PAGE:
Establishment of electrochemical zones for remediation of dissolved chlorinated solvents in natural settings was studied. An undivided 1D-experimental column set-up was designed for the assessment of the influence of site-extracted contaminated groundwater flowing through a sandy aquifer material, on the execution of laboratory testing. A three-electrode system composed of palladium coated pure iron cathodes and a cast iron anode was operated at 12 mA under varying flow rates. The natural settings added complexity through a diverse groundwater chemistry and resistance in the sand. In addition, significant precipitation of iron released through anode corrosion was observed. Nevertheless, the complex system was successfully modelled with a simple geochemical model using PHREEQC. A ranking of the significances of system parameters on the laboratory execution of electrochemical remediation in natural settings was proposed: Geological properties > anode corrosion > site-extracted contaminated groundwater > the carbonate system > sulphate > hydrology > less significant unidentified parameters. This study provides insight in actual challenges that need to be overcome for in situ electrochemical remediation.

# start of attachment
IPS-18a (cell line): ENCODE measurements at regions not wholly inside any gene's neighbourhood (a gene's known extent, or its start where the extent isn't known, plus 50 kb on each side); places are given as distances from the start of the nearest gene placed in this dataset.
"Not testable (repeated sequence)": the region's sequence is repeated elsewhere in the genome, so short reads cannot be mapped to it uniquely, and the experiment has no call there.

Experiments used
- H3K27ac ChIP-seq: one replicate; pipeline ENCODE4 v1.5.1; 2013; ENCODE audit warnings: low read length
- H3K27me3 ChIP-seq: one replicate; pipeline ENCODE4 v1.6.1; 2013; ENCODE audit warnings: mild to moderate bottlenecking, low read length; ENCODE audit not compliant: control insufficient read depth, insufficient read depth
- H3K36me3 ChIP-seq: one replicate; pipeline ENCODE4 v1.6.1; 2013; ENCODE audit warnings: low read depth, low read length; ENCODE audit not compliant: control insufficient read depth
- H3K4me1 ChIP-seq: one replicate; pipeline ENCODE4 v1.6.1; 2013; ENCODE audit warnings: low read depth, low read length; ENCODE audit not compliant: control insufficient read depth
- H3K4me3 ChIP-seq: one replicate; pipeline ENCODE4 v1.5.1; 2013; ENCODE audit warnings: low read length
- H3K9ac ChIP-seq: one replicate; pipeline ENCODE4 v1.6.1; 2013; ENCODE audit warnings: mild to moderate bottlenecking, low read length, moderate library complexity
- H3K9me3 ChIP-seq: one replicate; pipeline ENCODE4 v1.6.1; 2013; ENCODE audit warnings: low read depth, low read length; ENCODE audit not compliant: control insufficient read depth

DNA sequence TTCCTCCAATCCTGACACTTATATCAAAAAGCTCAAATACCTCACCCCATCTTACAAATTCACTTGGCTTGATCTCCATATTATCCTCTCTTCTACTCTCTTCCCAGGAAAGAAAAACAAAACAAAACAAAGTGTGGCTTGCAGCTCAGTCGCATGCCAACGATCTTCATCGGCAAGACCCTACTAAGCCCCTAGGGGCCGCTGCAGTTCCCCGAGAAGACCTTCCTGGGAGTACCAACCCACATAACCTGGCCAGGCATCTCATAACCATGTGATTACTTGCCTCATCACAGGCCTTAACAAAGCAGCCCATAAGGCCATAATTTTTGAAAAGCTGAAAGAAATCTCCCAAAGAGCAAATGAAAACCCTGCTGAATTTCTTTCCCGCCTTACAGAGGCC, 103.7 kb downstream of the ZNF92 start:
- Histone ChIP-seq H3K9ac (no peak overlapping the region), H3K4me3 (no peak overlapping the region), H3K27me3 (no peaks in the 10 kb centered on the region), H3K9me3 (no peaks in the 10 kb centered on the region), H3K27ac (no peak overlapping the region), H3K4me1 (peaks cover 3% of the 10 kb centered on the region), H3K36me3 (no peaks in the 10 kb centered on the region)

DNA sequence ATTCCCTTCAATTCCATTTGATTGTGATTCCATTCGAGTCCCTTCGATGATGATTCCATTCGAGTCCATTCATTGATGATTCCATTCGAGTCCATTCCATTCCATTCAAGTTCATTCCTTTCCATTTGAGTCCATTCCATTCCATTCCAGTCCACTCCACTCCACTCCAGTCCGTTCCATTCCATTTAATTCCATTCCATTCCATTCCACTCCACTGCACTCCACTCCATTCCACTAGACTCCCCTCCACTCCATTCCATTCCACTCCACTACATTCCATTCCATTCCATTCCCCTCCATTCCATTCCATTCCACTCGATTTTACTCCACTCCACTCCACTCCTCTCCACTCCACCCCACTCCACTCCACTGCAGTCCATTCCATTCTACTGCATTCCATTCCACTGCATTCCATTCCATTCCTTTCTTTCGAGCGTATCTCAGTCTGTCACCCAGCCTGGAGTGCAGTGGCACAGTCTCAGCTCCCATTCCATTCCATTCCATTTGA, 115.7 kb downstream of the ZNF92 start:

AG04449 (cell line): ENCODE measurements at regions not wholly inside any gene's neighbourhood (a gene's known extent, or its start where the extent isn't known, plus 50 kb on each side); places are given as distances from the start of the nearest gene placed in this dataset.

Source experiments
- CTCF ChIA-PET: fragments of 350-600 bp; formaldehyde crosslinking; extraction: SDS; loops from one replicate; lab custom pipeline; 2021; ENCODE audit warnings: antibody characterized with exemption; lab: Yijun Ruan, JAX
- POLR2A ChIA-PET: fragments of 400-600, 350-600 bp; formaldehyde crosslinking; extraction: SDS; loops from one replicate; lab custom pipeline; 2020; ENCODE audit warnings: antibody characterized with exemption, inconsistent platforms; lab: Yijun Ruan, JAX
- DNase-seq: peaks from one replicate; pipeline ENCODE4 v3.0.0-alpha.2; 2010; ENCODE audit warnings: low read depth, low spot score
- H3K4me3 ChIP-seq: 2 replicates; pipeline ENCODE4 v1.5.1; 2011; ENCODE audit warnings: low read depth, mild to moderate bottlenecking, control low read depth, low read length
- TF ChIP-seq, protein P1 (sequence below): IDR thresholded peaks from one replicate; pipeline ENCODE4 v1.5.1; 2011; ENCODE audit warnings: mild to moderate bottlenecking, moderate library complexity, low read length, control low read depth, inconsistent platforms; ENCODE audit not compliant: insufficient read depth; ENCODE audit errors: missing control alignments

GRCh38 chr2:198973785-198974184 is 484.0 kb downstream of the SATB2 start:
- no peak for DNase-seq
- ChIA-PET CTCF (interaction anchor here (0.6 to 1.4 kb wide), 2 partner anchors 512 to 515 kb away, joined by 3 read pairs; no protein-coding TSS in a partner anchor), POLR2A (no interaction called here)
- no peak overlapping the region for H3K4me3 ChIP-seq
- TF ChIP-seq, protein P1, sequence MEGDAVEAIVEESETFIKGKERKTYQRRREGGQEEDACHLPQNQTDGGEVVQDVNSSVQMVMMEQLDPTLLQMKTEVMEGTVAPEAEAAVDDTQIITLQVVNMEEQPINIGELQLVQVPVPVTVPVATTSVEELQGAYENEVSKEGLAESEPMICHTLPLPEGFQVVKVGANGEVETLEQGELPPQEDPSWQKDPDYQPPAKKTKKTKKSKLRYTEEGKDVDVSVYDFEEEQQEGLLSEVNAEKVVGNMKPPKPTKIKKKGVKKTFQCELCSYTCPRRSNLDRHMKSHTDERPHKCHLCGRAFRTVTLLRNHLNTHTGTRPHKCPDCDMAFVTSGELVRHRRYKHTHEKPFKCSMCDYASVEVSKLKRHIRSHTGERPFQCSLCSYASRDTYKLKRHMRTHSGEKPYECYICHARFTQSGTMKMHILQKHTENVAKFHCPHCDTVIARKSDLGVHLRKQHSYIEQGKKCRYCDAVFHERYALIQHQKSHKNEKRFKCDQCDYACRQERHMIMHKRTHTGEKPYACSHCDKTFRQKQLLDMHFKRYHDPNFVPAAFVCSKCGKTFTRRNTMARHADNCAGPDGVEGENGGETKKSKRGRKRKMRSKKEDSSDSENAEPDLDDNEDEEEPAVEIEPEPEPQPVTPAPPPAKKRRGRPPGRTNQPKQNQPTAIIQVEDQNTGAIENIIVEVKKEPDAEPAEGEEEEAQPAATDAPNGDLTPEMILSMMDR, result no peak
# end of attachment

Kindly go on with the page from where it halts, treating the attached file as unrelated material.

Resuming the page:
Hyldegaard, B. H., Jakobsen, R., Weeth, E., Overheu, N., Gent, D., & Ottosen, L. M. (2019). Challenges in electrochemical remediation of chlorinated solvents in natural groundwater aquifer settings. Journal of Hazardous Materials, 368, 680-688. https://doi.org/10.1016/j.jhazmat.2018.12.064